"Danny," Mac said quietly crouching down. Danny didn't acknowledge him appearing still to be trapped in the midst of his nightmare. The sound of Danny's heavy breathing filled the apartment. "Danny," Mac repeated moving nearer to the younger man. Danny turned his head towards the voice, glazed eyes staring at Mac confused as he struggled to escape his nightmare. "Let me help you up," Mac reached out touching Danny's good hand.
Danny recoiled violently at the touch. "Don't," he cried backing away his face shiny with perspiration, his breathing continuing to come in short sharp bursts. From the confused look on Danny's face, Mac knew that he was still caught up in his dream not aware of where he was.
Mac decided the best action was to back off. "OK," he soothed. "I'll just stay here. OK." Danny half-nodded pushing himself further away from Mac. Mac watched as Danny's breathing calmed and recognition seemed to register in his pale eyes.
"What are you doing here?" Danny squinted up at Mac, his confusion suddenly disappearing.
"Bringing you your meds," Mac held up the bag. "You forgot to collect them," he placed the bag on the chair behind him.
"Thanks," Danny murmured reluctantly. Retrieving his glasses, he pushed them on.
"Are you OK Danny?" Mac asked concerned.
"Yeah," Danny stammered. "A stupid dream, that's all," he levered himself back onto the couch. He moved his arm to his chest and sucked in a deep breath wincing in pain.
"Can I get you anything?" Mac offered.
"No," Danny shook his head, hoping that Mac would take the hint and leave. He sighed when Mac perched on the armchair. He picked distractedly at his sling avoiding looking at Mac.
"Danny," Mac asked. "Where's your gun?"
Danny's head snapped up surprised at the question - it was not the question he had been expecting. "Why?" he asked defensively.
"I need to see it," Mac pressed.
"I didn't use my gun," Danny replied silently hoping that Mac wouldn't ask him to fetch the weapon - he didn't want to touch it. He couldn't face touching it just yet. He shuddered at the thought and clenched his good fist in an effort to hide his uneasiness hoping that Mac wouldn't notice. "Yeah right," his mind screamed.
"No," Mac said quietly noticing that Danny's breathing seemed to have become more rapid and he was trying to hide that he was trembling. "Why was that? You had a clear shot."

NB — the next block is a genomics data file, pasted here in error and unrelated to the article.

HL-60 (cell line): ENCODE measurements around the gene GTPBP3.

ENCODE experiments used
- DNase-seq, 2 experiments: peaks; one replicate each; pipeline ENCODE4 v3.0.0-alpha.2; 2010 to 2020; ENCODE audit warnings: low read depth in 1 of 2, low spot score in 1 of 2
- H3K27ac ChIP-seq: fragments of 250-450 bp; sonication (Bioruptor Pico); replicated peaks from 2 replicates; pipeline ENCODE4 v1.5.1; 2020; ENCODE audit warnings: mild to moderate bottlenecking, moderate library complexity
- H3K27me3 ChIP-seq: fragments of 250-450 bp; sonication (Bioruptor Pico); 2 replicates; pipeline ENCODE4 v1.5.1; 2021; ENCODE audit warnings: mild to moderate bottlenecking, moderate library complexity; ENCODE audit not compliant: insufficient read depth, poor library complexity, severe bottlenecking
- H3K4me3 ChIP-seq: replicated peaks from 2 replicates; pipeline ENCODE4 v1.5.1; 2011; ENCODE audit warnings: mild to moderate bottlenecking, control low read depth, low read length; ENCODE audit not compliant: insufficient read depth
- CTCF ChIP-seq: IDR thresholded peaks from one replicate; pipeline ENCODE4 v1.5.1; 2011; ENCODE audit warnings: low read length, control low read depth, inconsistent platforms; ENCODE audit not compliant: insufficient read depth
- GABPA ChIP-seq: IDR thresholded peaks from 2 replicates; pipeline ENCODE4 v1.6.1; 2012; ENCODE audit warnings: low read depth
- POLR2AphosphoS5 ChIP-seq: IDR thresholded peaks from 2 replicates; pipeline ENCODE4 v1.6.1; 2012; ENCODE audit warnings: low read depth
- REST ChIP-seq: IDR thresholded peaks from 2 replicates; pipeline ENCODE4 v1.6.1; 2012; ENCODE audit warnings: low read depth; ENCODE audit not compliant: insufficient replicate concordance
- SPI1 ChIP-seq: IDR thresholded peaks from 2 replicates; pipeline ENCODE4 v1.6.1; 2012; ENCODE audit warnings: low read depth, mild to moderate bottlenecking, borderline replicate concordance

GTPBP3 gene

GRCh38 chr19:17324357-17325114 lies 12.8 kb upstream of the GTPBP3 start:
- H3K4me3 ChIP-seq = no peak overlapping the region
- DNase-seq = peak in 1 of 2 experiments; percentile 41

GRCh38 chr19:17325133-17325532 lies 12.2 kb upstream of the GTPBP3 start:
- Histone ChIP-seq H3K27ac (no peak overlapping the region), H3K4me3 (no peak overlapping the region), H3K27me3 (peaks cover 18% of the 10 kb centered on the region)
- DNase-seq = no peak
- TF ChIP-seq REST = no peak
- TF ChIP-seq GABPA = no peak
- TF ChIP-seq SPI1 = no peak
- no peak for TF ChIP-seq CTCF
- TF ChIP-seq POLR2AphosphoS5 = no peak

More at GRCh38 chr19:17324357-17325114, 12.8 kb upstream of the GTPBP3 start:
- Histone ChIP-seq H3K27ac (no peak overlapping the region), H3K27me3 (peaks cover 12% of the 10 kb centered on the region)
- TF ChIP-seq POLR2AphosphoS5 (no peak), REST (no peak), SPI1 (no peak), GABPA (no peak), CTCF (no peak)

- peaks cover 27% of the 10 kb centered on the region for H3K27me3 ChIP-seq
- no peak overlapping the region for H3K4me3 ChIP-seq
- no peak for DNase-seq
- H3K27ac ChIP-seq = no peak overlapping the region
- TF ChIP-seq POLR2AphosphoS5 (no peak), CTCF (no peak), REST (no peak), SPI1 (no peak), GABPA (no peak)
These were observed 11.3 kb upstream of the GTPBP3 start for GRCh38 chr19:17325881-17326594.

"Not really," Danny lied as a feeling of dread washed over him. He should have known he couldn't fool Mac. Danny stared towards the window avoiding Mac's gaze knowing he had slipped up saying that he hadn't used his gun. He desperately racked his brain trying to think of a reasonable excuse for his actions that afternoon. "I couldn't see him clearly."
Mac continued to stare at Danny hoping that he would open up to him. Danny remained stubbornly silent. "Don't lose it now Messer," he thought to himself struggling to remain calm.
Mac sighed defeated. "OK," he decided to leave it there sensing that Danny was getting upset and he didn't want to push him too far today. "But I do think we need to talk, perhaps tomorrow."
Relief flowed through Danny and instead of panic, he felt irrational rage welling up inside him. He glared at Mac. "There's nothing to talk about," he snapped angrily.
"I think there is," Mac persisted.
"Well you're wrong," Danny snarled. "You've said everything that's gotta be said."
"I don't think so," Mac said calmly. "We have to talk about the Minhas shooting as well as you not being able to draw your gun this afternoon. You could have got yourself killed."
"Would have been the end to all your problems. Me out of the way," Danny accused. He knew he was being unreasonable, but Danny was terrified. Mac had guessed about the gun and probably knew about the panic attacks. He was terrified of losing the job that he had worked so hard to get and loved so much. Danny glared at Mac again. "And the reputation of your precious department would be all shiny and intact," he spat.
"Danny," Mac protested alarmed at Danny's words.
"No," Danny interrupted. "I wanted to talk.... asked you if we were OK... but you, the high and mighty Mac Taylor who doesn't care about anything or anyone... tells me we'll see," he yelled angrily. "We'll see.... what the hell does that mean?" "I'm sorry," Mac started to say.
"Sorry," Danny jumped to his feet pacing up and down. "You hung me out to dry," he accused bitterly the pent up anger and hurt of the recent weeks spilling over. "You never once said you had my back," he whirled on Mac. "Not once. I was alone in this," he stabbed a finger at Mac. "I should have let Walters shoot you." Mac stared up at the younger man shocked at the icy words. Danny held his stare not flinching; finally he slumped onto the couch instantly regretting the harsh words.